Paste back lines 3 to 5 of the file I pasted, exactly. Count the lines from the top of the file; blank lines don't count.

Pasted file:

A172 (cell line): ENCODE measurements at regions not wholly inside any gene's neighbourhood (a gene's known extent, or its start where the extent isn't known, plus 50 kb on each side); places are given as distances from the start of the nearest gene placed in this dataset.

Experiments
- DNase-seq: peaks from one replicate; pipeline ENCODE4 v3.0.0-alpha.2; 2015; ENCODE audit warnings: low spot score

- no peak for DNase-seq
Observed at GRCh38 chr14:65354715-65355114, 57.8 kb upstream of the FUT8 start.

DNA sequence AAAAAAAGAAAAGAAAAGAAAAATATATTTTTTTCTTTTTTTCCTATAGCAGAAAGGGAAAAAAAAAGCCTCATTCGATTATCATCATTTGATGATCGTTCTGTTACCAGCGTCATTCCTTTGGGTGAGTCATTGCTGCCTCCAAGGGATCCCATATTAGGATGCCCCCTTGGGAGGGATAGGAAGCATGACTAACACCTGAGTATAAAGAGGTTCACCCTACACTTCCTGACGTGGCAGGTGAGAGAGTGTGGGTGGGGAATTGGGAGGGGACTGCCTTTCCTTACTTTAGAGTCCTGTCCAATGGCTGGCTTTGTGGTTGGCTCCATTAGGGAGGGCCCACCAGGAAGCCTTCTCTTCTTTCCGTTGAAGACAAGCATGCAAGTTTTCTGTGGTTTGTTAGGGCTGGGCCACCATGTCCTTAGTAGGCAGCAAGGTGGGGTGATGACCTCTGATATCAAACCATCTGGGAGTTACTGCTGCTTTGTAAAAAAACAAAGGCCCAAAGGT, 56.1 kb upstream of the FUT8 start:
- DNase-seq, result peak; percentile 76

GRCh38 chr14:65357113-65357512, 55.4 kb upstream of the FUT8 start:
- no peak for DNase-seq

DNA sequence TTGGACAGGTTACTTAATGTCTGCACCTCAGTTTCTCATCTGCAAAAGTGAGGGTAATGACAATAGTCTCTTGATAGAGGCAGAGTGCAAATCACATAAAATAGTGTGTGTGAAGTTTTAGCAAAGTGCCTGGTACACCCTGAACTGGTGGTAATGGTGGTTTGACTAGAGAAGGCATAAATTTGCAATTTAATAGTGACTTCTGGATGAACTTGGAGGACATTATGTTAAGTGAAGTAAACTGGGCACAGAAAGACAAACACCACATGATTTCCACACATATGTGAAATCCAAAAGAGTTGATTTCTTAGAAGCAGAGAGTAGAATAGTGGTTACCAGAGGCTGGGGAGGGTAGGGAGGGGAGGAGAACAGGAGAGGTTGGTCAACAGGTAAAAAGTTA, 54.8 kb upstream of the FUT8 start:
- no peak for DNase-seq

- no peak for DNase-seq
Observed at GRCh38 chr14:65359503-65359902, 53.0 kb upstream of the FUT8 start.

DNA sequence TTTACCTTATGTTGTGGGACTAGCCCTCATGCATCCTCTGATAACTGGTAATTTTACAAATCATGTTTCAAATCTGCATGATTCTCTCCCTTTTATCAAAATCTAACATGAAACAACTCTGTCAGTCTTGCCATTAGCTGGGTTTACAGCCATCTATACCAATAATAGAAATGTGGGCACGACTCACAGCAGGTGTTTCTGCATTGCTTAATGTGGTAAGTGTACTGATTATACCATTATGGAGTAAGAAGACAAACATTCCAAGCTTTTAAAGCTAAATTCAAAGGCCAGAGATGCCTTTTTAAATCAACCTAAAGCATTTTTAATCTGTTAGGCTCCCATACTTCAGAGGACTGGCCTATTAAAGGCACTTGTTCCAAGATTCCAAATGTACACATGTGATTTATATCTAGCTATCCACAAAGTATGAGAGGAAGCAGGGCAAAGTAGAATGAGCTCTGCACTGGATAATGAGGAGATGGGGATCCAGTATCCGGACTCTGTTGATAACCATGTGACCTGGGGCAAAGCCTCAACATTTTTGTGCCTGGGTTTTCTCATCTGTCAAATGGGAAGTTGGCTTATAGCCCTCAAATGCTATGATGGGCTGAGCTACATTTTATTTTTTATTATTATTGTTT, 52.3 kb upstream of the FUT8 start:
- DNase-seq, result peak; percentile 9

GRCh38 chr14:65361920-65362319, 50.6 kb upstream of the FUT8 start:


- DNase-seq: peaks from one replicate; pipeline ENCODE4 v3.0.0-alpha.2; 2015; ENCODE audit warnings: low spot score

- no peak for DNase-seq
Observed at GRCh38 chr14:65354715-65355114, 57.8 kb upstream of the FUT8 start.